Decorating the front of the chassis, can be seen the ' AC ' roundel, which was later to be used as the iconic ' AC ' radiator badge.

LF

This image is reproduced strictly for non-commercial research and private study purposes as permitted under the Copyright, Designs and Patents Act 1988, as amended and revised.

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Lancashire Fusilier

The Auto-Carrier's ' Sociable ' 640 cc air-cooled engine, which was located behind the passenger compartment and directly in front of the rear wheel.



LF





This image is reproduced strictly for non-commercial research and private study purposes as permitted under the Copyright, Designs and Patents Act 1988, as amended and revised.


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MikeyH

Note the ingenious method of driving the cooling fan from a flywheel, eliminating the need for a drive belt.

Mike.

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Rockdoc

I don't think I've ever seen a single-cylinder side-valve engine with two spark plugs before. The really weird thing is that only the plug over the inlet valve is connected to the magneto while the lead to the other looks as if it goes towards the bulkhead. Very curious!

Keith

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Lancashire Fusilier

Note the ingenious method of driving the cooling fan from a flywheel, eliminating the need for a drive belt.

Mike.

I don't think I've ever seen a single-cylinder side-valve engine with two spark plugs before. The really weird thing is that only the plug over the inlet valve is connected to the magneto while the lead to the other looks as if it goes towards the bulkhead. Very curious!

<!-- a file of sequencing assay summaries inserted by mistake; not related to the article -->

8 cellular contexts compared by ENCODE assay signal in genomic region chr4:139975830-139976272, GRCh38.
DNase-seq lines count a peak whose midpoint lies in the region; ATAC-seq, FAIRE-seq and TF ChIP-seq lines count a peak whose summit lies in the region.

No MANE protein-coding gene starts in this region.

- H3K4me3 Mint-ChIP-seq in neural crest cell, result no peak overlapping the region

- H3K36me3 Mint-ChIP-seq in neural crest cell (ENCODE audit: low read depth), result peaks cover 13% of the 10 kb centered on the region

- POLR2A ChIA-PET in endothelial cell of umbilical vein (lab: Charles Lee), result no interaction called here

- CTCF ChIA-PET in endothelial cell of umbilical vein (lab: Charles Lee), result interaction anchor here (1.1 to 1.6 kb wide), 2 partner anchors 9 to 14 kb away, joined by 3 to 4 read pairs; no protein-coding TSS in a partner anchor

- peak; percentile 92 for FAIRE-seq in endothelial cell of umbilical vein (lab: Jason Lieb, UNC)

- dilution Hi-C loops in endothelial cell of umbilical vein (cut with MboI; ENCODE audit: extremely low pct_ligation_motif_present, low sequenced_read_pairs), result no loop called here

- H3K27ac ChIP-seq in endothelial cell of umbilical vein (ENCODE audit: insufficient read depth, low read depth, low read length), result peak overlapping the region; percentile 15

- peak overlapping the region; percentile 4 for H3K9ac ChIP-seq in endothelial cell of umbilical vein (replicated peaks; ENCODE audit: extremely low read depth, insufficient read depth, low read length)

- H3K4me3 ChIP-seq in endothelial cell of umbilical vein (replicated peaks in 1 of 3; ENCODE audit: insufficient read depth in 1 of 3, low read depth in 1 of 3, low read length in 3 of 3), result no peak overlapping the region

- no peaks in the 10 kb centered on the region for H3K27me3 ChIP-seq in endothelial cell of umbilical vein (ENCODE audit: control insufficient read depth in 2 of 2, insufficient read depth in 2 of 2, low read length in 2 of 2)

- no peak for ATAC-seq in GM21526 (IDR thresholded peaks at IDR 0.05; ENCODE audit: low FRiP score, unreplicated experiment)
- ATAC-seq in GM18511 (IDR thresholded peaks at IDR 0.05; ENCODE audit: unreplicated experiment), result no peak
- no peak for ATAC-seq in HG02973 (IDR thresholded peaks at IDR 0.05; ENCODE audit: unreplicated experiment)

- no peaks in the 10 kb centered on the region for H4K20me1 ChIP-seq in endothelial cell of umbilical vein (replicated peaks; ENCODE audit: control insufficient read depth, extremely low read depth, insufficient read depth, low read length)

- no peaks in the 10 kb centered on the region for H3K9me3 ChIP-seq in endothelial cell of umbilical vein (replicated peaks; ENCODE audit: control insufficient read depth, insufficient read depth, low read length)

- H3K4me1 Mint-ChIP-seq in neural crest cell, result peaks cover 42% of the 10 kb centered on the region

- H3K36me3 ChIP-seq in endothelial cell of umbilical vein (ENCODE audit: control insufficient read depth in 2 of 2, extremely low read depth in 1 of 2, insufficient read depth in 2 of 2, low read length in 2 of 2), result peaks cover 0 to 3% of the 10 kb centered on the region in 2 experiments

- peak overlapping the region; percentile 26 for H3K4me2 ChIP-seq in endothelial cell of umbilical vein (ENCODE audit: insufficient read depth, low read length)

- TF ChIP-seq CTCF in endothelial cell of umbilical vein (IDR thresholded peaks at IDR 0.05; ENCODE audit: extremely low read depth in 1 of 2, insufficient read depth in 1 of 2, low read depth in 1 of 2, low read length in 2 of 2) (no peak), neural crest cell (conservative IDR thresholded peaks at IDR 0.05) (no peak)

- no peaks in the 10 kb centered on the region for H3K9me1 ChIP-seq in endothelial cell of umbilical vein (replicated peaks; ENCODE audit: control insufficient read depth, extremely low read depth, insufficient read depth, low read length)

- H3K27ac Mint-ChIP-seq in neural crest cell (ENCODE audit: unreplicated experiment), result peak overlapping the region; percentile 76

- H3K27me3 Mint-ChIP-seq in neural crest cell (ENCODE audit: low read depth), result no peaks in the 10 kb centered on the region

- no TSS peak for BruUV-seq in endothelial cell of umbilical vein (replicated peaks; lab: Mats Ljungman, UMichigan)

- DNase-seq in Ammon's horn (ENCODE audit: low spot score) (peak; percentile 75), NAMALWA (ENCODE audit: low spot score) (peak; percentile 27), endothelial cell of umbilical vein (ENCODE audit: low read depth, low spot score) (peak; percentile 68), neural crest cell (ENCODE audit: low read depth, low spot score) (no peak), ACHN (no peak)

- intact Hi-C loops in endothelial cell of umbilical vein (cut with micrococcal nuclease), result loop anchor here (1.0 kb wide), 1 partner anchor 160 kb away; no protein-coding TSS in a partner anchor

Keith

Mike & Keith,

Here is a different view of the Auto-Carriers ' Sociable ' engine on a restored 1913 model.

Regards,

LF

This image is reproduced strictly for non-commercial research and private study purposes as permitted under the Copyright, Designs and Patents Act 1988, as amended and revised.

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Lancashire Fusilier

Some 1,800 Auto-Carrier ' Sociable ' 3-wheelers were manufactured between 1907 and 1914.

Here is a 1913 ' Sociable ' advertisement.

LF

This image is reproduced strictly for non-commercial research and private study purposes as permitted under the Copyright, Designs and Patents Act 1988, as amended and revised.

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Lancashire Fusilier

In 1913, the Weller brothers added their first 4-wheeler to the ' AC ' range, a sporty 2-seater, which was produced in either an 8-10 hp or 5-6 hp models.

The 10 hp model had a 4-cylinder 1500 cc ' Fivet ' engine, and was the first motorcar to use the disc type of clutch, had a three-speed gear-box, which to save weight, was incorporated with the rear axle, and for additional weight reduction aluminium castings were used.

It was the chassis from the ' AC ' 10 hp 1500 cc model, which a year later ( 1914 ) was to be selected by the War Office for their prototype ' AC Light Armoured Car '.